ClearView Healthcare Partners FAQ

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How are promotions handled at ClearView Healthcare Partners?

2 English reviews out of 2

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23 March 2020

Pros

Great co-workers who are all relatively like-minded in their intellectual curiosity, team-first mentality, ambition, and work-hard-play-hard approach to the job (including both junior team members all the up to company leadership). Early opportunities to drive projects relatively independently and be client-facing early on in one's tenure. Many interesting and high-impact project types across the biopharma industry. Solid benefits package and competitive salaries, and merit-based promotion policy allows those who are great at the job to rise in the ranks pretty rapidly (with no "up or out" policy for those who take on slower trajectories). Lots of other random perks like end-of-case dinners, quarterly celebrations, near-monthly social events paid for / organized by some arm of the company. Great exit opportunities for those interested in leaving, but great opportunities for internal growth for those interested in being career consultants (i.e., ability to become principal at the company within 5 - 7 years).

Cons

It's hard to agree with several of the recent negative reviews - ClearView has its challenges (mostly in the form of tough work life balance and growing pains from a bolus of new staff), but it's hard to see how there are discrimination issues (if anything, ClearView tries very hard to have a culture of inclusion) and I definitely don't agree that tenured people are not working hard enough / leaving it to the junior team members to do all of the work, etc. (trust me, project leads are working long hours too). I think that the rapid growth and big hiring quotas inevitably mean that we bring in people who are less capable and/or willing to excel, who then harvest resentment when they don't do well at the job, and it's sad to see that several of the reviews are (from my perspective) blatantly inaccurate. Some actual cons from my perspective: - The hours can be long and unpredictable, and a large proportion of managers and leadership don't seem to acknowledge that not everyone wants to live a 24/7 on-call lifestyle - Leadership often appears to put clients and revenues first, rather than prioritizing the team experience, minimizing team burn, and tailoring opportunities to professional development - The rapid growth has led to hiring a subset of candidates that are not very strong and end up not being very capable, even after 6 - 12 months into their tenure - Similarly, the training approach for early onboarding is also insufficient to bring new hires up to speed before throwing them into the lion's den and expecting too much out of them, which causes challenges for more tenured team members in the form of having to redo and/or take on extra work - The promotion policy, while mostly fair, inevitably has some politics around it that can lead to a few being "left behind" - The number of vacation days is way too little considering how long the hours can be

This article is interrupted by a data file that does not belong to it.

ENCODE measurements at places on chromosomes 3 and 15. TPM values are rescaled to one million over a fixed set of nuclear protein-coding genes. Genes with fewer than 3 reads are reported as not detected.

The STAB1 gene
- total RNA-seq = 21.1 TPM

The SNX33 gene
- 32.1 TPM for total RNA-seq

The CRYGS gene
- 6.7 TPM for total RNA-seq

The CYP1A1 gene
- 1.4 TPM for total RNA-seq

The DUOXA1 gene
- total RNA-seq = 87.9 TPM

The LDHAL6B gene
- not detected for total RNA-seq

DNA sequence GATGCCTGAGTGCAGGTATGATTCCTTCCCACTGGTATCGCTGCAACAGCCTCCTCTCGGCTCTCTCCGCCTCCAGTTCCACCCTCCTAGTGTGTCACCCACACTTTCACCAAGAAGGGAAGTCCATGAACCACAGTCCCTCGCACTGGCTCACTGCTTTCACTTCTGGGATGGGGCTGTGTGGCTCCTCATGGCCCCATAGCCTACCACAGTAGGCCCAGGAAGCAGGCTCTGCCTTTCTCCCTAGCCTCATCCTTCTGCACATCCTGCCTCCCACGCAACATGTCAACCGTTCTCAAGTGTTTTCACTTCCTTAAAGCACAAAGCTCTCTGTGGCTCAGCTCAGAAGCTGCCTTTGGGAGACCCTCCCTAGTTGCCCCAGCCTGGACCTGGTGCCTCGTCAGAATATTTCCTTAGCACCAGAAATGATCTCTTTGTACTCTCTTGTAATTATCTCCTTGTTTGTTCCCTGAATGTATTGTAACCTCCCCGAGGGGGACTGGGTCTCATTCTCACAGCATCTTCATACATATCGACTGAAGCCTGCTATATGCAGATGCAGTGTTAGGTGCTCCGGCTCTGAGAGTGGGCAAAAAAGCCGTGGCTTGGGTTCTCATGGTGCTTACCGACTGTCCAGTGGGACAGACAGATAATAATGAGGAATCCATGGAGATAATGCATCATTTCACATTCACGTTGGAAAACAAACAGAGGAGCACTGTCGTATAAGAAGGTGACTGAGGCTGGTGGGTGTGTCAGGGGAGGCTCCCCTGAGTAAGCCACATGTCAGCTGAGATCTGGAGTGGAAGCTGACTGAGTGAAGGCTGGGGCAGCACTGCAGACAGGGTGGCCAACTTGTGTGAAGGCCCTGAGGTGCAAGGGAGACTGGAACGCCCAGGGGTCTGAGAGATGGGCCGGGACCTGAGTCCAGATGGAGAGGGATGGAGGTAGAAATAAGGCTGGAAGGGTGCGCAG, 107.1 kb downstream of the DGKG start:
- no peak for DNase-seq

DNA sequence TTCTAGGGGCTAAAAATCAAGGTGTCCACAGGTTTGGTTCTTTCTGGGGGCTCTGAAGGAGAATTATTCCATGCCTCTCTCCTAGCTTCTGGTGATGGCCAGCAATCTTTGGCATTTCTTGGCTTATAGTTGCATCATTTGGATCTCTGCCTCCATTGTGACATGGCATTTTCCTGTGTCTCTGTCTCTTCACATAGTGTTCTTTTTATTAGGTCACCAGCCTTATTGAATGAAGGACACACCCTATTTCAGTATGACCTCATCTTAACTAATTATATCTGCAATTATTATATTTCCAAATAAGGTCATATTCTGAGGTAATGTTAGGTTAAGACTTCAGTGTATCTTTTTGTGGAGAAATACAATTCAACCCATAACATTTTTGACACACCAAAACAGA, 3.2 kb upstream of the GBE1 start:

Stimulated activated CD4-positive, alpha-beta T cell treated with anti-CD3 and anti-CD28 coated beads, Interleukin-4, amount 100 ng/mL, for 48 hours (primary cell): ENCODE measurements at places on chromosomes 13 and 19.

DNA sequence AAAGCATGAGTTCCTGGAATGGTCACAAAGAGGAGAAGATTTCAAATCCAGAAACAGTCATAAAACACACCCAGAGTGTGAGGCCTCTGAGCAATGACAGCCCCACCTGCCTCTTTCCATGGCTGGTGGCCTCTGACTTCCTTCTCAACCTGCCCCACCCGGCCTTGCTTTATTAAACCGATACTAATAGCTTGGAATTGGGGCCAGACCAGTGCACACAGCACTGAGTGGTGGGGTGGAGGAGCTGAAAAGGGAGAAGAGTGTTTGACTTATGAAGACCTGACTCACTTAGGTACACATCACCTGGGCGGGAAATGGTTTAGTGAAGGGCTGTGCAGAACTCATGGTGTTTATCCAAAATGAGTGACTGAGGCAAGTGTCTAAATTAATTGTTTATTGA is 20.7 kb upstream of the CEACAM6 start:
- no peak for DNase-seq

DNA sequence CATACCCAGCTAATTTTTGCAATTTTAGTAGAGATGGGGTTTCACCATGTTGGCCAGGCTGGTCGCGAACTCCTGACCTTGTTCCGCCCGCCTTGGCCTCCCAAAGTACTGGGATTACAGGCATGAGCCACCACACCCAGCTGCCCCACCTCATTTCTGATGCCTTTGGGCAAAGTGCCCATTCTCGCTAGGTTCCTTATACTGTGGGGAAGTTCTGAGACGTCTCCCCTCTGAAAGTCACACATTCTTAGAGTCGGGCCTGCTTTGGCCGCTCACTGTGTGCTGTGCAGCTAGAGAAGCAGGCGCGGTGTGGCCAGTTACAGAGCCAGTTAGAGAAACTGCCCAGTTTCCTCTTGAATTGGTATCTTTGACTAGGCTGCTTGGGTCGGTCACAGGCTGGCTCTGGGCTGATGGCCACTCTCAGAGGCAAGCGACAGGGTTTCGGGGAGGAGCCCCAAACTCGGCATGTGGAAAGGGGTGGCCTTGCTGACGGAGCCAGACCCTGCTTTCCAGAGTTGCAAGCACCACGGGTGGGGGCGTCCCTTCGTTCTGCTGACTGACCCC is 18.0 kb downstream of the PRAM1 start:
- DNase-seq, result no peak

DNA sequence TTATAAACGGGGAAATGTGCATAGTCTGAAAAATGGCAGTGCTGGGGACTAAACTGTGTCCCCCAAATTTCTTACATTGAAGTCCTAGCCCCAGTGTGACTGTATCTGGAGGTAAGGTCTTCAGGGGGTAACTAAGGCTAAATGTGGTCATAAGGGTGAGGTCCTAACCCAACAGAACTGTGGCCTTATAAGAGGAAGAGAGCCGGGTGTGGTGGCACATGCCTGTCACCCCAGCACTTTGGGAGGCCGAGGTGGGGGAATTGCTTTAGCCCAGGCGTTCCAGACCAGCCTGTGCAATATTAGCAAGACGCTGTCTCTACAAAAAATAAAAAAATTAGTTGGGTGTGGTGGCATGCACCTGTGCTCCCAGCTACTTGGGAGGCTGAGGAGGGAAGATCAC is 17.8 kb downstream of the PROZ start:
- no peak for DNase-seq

Advice to Management

We know growth is important, but figure out a way to make growth sustainable by hiring the right people and sufficiently training them before expecting them to be functional.

The promotion policy, while mostly fair, inevitably has some politics around it that can lead to a few being "left behind"

23 March 2020

Reviewed by: Consultant in Boston, MA (Current Employee)

6 July 2019

Pros

- Early responsibility even for analysts fresh out of college - Great people to work with (at least for managers and below)

Cons

- Poor morale with lots of turnover recently - Company stretched to the limits and constantly staffed out, with attendant consequences for work-life balance - Rapid promotion cycles but promotion decisions seemingly arbitrary and more a function of leadership/senior management exposure and luck with projects rather than competence

Advice to Management

Stop focusing on selling so much work and expanding as quickly as possible and take some time to actually listen

Rapid promotion cycles but promotion decisions seemingly arbitrary and more a function of leadership/senior management exposure and luck with projects rather than competence

6 July 2019

Reviewed by: Analyst in United States (Current Employee)

2 English reviews out of 2